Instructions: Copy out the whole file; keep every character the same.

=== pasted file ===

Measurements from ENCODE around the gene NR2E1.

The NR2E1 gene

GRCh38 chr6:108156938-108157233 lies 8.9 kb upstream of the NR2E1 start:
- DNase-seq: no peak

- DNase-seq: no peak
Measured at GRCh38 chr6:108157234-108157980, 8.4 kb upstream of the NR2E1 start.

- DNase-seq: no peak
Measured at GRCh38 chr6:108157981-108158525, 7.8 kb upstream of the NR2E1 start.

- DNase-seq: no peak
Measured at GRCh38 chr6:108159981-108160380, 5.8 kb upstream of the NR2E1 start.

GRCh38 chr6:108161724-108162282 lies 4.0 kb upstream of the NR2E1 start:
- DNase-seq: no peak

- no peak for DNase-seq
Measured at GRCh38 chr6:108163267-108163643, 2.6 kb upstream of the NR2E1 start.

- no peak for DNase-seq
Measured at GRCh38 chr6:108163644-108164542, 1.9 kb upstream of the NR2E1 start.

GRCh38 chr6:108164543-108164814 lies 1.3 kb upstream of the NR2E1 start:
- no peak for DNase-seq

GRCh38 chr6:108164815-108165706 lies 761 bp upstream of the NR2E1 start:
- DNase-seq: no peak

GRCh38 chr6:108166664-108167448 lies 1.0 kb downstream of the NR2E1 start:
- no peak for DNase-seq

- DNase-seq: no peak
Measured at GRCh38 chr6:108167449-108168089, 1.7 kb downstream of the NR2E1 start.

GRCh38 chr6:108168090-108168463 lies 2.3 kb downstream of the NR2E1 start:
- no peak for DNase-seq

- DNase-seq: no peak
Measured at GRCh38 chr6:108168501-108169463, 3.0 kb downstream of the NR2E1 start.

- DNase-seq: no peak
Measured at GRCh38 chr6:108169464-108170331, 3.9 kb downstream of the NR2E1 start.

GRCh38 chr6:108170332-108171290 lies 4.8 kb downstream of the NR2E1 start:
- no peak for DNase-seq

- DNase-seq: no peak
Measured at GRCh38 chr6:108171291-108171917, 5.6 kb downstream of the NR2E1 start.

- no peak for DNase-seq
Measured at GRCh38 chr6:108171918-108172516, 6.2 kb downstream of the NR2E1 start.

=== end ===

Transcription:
Measurements from ENCODE around the gene NR2E1.

The NR2E1 gene

GRCh38 chr6:108156938-108157233 lies 8.9 kb upstream of the NR2E1 start:
- DNase-seq: no peak

- DNase-seq: no peak
Measured at GRCh38 chr6:108157234-108157980, 8.4 kb upstream of the NR2E1 start.

- DNase-seq: no peak
Measured at GRCh38 chr6:108157981-108158525, 7.8 kb upstream of the NR2E1 start.

- DNase-seq: no peak
Measured at GRCh38 chr6:108159981-108160380, 5.8 kb upstream of the NR2E1 start.

GRCh38 chr6:108161724-108162282 lies 4.0 kb upstream of the NR2E1 start:
- DNase-seq: no peak

- no peak for DNase-seq
Measured at GRCh38 chr6:108163267-108163643, 2.6 kb upstream of the NR2E1 start.

- no peak for DNase-seq
Measured at GRCh38 chr6:108163644-108164542, 1.9 kb upstream of the NR2E1 start.

GRCh38 chr6:108164543-108164814 lies 1.3 kb upstream of the NR2E1 start:
- no peak for DNase-seq

GRCh38 chr6:108164815-108165706 lies 761 bp upstream of the NR2E1 start:
- DNase-seq: no peak

GRCh38 chr6:108166664-108167448 lies 1.0 kb downstream of the NR2E1 start:
- no peak for DNase-seq

- DNase-seq: no peak
Measured at GRCh38 chr6:108167449-108168089, 1.7 kb downstream of the NR2E1 start.

GRCh38 chr6:108168090-108168463 lies 2.3 kb downstream of the NR2E1 start:
- no peak for DNase-seq

- DNase-seq: no peak
Measured at GRCh38 chr6:108168501-108169463, 3.0 kb downstream of the NR2E1 start.

- DNase-seq: no peak
Measured at GRCh38 chr6:108169464-108170331, 3.9 kb downstream of the NR2E1 start.

GRCh38 chr6:108170332-108171290 lies 4.8 kb downstream of the NR2E1 start:
- no peak for DNase-seq

- DNase-seq: no peak
Measured at GRCh38 chr6:108171291-108171917, 5.6 kb downstream of the NR2E1 start.

- no peak for DNase-seq
Measured at GRCh38 chr6:108171918-108172516, 6.2 kb downstream of the NR2E1 start.